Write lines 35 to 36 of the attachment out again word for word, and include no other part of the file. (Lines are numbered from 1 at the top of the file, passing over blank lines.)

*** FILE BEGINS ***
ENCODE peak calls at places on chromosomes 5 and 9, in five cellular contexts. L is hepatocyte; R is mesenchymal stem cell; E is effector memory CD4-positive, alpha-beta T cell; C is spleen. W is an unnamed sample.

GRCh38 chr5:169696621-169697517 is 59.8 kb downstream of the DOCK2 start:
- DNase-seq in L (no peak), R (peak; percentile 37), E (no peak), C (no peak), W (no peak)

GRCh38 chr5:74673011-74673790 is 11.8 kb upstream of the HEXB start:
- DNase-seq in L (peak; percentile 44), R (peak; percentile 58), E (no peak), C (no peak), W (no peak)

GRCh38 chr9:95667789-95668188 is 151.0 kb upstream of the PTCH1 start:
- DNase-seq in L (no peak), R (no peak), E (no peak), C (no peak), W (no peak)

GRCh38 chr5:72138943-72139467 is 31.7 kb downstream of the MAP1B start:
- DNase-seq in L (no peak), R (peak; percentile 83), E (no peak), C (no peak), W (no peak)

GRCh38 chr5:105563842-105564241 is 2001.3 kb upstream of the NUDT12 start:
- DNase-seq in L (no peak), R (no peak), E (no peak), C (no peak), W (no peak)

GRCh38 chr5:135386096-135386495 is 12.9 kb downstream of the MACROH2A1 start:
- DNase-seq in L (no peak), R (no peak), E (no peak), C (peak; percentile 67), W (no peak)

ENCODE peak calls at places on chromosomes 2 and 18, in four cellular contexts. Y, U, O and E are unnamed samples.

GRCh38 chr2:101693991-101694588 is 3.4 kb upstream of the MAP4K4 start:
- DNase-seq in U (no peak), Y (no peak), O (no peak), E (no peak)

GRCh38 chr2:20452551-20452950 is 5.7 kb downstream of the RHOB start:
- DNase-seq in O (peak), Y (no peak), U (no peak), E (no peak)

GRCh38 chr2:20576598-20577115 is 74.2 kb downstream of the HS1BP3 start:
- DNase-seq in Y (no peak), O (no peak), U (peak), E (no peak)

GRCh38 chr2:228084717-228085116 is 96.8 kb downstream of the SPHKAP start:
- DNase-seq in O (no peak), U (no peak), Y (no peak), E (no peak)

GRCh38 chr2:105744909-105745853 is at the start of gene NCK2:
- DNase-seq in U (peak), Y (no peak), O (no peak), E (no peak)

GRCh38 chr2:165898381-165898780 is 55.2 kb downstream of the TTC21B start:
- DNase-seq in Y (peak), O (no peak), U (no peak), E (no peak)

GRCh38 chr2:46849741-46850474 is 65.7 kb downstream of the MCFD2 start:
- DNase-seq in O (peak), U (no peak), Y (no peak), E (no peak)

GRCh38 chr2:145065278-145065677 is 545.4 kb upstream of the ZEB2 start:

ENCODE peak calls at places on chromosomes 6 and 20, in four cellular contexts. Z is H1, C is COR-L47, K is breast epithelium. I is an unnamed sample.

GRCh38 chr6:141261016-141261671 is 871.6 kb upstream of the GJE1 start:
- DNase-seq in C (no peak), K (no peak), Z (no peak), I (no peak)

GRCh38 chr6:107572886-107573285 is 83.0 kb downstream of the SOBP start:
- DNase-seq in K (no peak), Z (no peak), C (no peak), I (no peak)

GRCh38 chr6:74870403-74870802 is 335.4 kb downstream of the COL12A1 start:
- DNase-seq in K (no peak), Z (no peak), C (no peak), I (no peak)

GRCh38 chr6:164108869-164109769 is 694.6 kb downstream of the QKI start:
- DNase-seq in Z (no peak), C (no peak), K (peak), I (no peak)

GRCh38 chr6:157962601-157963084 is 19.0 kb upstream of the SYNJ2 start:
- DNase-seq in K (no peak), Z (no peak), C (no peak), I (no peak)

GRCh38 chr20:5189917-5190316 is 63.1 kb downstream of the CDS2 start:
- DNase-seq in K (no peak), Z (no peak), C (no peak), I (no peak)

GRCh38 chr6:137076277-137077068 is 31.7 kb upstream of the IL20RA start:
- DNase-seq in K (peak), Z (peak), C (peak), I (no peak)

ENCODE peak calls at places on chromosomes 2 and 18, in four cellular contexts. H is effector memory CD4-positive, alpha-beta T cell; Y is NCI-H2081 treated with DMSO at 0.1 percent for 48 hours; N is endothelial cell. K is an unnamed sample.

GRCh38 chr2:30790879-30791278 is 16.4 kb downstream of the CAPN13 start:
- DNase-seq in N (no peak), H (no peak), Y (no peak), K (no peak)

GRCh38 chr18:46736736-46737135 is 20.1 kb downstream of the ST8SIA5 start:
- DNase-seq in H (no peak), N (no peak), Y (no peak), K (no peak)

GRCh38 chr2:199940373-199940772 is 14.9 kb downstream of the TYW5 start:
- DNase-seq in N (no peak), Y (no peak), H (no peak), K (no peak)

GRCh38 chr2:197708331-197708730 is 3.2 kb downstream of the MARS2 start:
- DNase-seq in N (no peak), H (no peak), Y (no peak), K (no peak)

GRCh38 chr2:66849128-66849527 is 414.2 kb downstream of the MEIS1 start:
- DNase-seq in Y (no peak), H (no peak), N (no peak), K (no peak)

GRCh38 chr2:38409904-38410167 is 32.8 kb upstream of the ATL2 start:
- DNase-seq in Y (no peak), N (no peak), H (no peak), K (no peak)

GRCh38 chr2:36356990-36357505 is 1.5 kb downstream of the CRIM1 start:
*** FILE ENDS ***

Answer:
GRCh38 chr6:74870403-74870802 is 335.4 kb downstream of the COL12A1 start:
- DNase-seq in K (no peak), Z (no peak), C (no peak), I (no peak)